They aim to build underground storage sites in the Netherlands and potentially the North Sea, to store energy from offshore wind farms and onshore solar power plants.

[] – UK’s Storelectric brings compressed air storage to the Netherlands
[] – NAM met Britten in zee voor energieopslag
[] – Business Plan Grid Scale Energy Storage
[] – Storelectric company site
[] – Compressed air energy storage

World’s Largest Solar Park Noor in Morocco

– investment: $9B
– 540 MW peak
– Technology: CSP and molten salt
– Construction begin: 2013
– Commission date: 2016
– Build bij TSK-Acciona-Sener/Spain

[] – Ouarzazate Solar Power Station

Long Term Storage of Heat in Isomers

Chalmers University in Sweden has come up with a novel way of long-term (years) storing (solar) heat, namely in isomers.

– Discharge operating temperature: 63 C
– Storage capacity: 0.25 kWh/kg (2x Tesla Powerwall)
– 125 charge-discharge cycles without detoriation.

Researcher Moth-Poulsen thinks there is a lot of potential for improvement, like operating temperatures of 110 C.

[] – Scientists Develop Liquid Fuel That Can Store The Sun’s Energy
[] – Liquid Norbornadiene Photoswitches for Solar Energy Storage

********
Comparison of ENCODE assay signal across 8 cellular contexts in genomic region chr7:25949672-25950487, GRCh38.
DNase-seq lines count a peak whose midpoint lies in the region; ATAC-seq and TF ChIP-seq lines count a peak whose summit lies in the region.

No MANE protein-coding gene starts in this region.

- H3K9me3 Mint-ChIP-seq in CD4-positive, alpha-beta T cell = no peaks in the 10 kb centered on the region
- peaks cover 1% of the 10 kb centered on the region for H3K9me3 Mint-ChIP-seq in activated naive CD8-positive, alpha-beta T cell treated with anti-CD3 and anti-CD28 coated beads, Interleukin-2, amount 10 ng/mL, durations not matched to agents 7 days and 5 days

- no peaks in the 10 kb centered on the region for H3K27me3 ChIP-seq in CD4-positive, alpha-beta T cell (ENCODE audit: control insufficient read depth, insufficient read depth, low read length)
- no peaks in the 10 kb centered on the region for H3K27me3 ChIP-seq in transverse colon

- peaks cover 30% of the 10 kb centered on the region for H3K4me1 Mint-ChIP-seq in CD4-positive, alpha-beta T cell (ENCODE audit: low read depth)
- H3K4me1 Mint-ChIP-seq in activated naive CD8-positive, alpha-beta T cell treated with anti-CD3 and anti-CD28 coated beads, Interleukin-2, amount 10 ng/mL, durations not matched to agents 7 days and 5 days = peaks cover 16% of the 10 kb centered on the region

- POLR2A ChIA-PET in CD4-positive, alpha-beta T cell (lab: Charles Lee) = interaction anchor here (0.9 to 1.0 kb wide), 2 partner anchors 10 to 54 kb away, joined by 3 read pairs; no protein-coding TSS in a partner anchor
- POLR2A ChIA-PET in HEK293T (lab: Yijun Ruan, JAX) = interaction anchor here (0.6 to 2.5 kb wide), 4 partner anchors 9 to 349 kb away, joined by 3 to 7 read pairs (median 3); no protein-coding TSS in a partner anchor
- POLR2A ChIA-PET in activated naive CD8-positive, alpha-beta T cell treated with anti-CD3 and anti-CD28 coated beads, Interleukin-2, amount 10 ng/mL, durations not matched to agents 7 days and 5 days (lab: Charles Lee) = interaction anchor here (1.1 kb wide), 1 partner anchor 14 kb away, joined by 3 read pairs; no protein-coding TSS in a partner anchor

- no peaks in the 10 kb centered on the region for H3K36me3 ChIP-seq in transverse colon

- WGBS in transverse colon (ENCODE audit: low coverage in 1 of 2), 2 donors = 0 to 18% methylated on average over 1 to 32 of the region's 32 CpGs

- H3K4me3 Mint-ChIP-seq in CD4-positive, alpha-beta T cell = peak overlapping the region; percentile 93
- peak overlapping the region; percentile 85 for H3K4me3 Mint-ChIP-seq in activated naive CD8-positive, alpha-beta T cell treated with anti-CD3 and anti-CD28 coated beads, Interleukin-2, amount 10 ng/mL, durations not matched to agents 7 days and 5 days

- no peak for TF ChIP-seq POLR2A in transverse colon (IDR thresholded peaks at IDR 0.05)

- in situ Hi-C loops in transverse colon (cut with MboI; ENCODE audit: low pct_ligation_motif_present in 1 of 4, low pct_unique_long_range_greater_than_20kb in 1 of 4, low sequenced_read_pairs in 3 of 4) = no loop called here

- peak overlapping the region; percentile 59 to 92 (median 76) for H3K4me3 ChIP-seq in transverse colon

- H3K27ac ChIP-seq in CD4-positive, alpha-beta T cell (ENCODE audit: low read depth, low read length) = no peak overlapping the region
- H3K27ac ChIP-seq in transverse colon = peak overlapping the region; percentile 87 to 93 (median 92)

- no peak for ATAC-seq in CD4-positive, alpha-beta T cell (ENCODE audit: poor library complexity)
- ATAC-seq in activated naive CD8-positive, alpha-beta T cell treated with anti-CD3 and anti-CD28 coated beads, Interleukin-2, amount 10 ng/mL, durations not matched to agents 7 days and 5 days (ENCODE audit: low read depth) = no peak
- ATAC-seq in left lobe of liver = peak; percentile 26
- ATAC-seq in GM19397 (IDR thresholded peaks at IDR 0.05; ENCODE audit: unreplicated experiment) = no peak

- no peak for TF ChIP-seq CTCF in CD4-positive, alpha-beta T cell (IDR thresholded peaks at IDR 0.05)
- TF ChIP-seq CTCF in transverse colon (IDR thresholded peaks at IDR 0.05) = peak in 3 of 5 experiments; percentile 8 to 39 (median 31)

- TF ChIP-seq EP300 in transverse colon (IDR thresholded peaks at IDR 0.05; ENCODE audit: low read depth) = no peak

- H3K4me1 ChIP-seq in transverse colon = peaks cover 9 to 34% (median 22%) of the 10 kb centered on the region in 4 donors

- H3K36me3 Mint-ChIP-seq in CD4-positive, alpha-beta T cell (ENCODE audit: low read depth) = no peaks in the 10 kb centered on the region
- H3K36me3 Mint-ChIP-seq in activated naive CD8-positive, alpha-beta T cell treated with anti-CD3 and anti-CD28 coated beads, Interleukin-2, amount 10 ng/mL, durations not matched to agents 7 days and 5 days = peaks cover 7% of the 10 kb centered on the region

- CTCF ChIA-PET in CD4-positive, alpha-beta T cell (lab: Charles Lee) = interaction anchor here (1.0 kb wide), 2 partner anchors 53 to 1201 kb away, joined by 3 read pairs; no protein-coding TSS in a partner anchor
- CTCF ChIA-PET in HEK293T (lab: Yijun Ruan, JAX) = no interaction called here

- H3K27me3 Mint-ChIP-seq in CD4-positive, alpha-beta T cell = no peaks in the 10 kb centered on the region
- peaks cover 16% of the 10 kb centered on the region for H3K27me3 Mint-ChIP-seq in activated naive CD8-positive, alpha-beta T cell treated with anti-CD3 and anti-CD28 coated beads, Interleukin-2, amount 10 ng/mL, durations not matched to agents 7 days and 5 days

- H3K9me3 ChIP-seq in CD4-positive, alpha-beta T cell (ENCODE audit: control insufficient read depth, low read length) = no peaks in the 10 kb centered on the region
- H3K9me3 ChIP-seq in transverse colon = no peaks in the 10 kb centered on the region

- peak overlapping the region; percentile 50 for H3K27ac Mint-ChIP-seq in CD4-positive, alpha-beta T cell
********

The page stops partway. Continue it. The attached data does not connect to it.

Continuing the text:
[] – Emissions-free energy system stores heat
[] – Macroscopic heat release in a molecular solar thermal energy storage system
[] – Isomer
[] – Scientists bottle solar energy and turn it into liquid fuel
[] – Norbornadiene
[] – Quadricyclane

Arlanda Test Results

The idea: mount a metal conductor strip/rail to the road and voila, you have an e-road, a sort of inverted trolley-bus system for cars and trucks. If a country like Sweden would install these rails in the main routes only, ensuring that no home would be further away from a road with such a rail, it would reduce the required size of the battery of e-vehicles enormously. Think 50 kg instead of 400 kg, because the car would charge the battery during driving.

A test route was equipped with a conducting rail earlier this year and the test results are in. And they are encouraging. 200 kW can be delivered, think a truck. The system works good under snow and ice conditions. No need for heating the rail.

Back-of-an-envelope calculation of the cost of an e-road system: The producer Elways claims that the cost per kilometer for 2 lanes is less than 1 million dollar. Go to Google Maps to verify that from Malmö in the South to Gällivare in the North it is 1740 km over road. Two parallel North-South roads exist, that’s 3500 km at a varying distance of 50-150 km. Add some East-West legs to connect these two roads and you arrive at perhaps 5,000 km or less than 5 billion $ to electrify your roads. Sweden has 10 million citizens, so that would be 500 $/capita. That’s very affordable. Note that autonomous driving will relieve the population of the need of owning a car, reducing the per mile cost with a factor of 4-10 according to this study.